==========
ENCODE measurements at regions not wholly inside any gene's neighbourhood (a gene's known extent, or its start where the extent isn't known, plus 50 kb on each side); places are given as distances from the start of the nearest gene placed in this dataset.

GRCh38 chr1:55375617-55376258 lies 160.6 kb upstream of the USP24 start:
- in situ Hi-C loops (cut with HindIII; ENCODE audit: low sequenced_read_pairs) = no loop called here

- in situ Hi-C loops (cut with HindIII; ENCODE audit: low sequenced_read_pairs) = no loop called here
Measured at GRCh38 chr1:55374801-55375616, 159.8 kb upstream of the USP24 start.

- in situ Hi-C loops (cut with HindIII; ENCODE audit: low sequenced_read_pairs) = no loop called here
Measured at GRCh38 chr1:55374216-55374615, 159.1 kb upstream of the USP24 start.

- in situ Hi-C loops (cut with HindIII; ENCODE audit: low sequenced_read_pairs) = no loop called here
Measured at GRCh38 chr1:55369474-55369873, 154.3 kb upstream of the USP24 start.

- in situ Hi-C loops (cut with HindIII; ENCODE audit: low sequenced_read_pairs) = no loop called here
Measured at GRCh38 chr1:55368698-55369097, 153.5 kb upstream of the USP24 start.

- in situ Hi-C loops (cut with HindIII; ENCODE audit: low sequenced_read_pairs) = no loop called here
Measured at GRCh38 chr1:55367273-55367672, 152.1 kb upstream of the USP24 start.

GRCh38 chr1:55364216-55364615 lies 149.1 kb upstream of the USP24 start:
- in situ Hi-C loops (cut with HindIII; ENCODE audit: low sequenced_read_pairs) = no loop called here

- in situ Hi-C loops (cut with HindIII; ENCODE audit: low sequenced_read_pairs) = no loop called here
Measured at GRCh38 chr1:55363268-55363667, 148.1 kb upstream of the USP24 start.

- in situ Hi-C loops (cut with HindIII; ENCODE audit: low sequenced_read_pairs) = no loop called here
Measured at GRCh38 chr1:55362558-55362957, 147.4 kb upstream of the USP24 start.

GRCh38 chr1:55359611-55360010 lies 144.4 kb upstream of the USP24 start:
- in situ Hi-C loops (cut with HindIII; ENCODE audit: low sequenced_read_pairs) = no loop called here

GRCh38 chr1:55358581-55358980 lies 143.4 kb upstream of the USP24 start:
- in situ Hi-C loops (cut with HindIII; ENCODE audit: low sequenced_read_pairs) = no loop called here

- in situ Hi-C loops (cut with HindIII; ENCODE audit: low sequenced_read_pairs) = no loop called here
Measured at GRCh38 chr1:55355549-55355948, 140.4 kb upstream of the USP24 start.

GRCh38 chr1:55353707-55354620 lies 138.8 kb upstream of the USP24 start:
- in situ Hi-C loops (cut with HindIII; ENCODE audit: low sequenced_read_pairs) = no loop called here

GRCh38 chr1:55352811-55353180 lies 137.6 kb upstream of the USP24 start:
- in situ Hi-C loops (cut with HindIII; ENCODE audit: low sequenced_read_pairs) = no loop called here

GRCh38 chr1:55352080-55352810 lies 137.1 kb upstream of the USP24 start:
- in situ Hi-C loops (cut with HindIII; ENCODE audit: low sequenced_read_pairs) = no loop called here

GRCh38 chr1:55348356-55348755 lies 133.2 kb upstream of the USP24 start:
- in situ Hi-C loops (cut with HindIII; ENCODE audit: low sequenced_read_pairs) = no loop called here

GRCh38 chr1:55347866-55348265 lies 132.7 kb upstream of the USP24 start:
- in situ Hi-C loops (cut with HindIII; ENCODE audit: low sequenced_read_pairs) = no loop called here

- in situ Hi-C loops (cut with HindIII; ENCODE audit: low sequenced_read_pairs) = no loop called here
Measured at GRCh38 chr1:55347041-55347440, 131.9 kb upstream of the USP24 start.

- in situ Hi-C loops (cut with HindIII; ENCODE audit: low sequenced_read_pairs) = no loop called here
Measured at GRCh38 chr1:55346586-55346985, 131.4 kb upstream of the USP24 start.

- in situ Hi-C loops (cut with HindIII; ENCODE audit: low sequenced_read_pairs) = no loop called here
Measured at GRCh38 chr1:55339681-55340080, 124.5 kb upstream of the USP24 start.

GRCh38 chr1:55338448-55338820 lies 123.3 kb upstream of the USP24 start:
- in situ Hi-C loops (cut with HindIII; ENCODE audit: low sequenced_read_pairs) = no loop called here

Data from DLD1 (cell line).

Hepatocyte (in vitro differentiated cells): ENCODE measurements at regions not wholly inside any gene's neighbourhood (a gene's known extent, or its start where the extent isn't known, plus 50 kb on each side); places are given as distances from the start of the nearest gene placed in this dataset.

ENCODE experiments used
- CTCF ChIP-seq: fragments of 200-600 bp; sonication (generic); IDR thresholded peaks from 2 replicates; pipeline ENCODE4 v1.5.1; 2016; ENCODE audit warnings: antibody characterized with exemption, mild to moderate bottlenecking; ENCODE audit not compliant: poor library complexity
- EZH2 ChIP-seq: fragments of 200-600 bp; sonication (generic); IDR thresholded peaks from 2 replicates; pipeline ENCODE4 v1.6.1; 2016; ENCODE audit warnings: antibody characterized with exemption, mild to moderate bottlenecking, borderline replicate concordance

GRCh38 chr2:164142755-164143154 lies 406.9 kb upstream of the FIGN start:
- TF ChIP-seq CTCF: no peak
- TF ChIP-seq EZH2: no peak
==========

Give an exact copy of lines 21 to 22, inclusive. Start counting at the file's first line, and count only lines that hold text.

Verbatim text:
- in situ Hi-C loops (cut with HindIII; ENCODE audit: low sequenced_read_pairs) = no loop called here

GRCh38 chr1:55358581-55358980 lies 143.4 kb upstream of the USP24 start: